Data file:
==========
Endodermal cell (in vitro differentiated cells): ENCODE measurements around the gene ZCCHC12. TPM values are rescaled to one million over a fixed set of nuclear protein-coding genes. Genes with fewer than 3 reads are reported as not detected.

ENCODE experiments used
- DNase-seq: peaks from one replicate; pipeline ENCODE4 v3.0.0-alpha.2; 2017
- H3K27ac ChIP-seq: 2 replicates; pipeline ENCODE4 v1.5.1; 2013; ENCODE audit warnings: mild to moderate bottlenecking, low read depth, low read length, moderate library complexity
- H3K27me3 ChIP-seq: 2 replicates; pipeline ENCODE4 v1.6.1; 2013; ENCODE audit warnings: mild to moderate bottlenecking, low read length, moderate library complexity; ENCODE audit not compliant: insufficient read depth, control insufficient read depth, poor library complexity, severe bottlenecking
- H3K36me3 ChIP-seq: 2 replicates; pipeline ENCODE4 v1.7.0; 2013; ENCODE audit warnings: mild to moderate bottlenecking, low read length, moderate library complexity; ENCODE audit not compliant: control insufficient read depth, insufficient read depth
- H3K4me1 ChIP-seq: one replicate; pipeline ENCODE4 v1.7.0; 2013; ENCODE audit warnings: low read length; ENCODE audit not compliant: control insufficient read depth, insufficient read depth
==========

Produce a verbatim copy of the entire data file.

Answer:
Endodermal cell (in vitro differentiated cells): ENCODE measurements around the gene ZCCHC12. TPM values are rescaled to one million over a fixed set of nuclear protein-coding genes. Genes with fewer than 3 reads are reported as not detected.

ENCODE experiments used
- DNase-seq: peaks from one replicate; pipeline ENCODE4 v3.0.0-alpha.2; 2017
- H3K27ac ChIP-seq: 2 replicates; pipeline ENCODE4 v1.5.1; 2013; ENCODE audit warnings: mild to moderate bottlenecking, low read depth, low read length, moderate library complexity
- H3K27me3 ChIP-seq: 2 replicates; pipeline ENCODE4 v1.6.1; 2013; ENCODE audit warnings: mild to moderate bottlenecking, low read length, moderate library complexity; ENCODE audit not compliant: insufficient read depth, control insufficient read depth, poor library complexity, severe bottlenecking
- H3K36me3 ChIP-seq: 2 replicates; pipeline ENCODE4 v1.7.0; 2013; ENCODE audit warnings: mild to moderate bottlenecking, low read length, moderate library complexity; ENCODE audit not compliant: control insufficient read depth, insufficient read depth
- H3K4me1 ChIP-seq: one replicate; pipeline ENCODE4 v1.7.0; 2013; ENCODE audit warnings: low read length; ENCODE audit not compliant: control insufficient read depth, insufficient read depth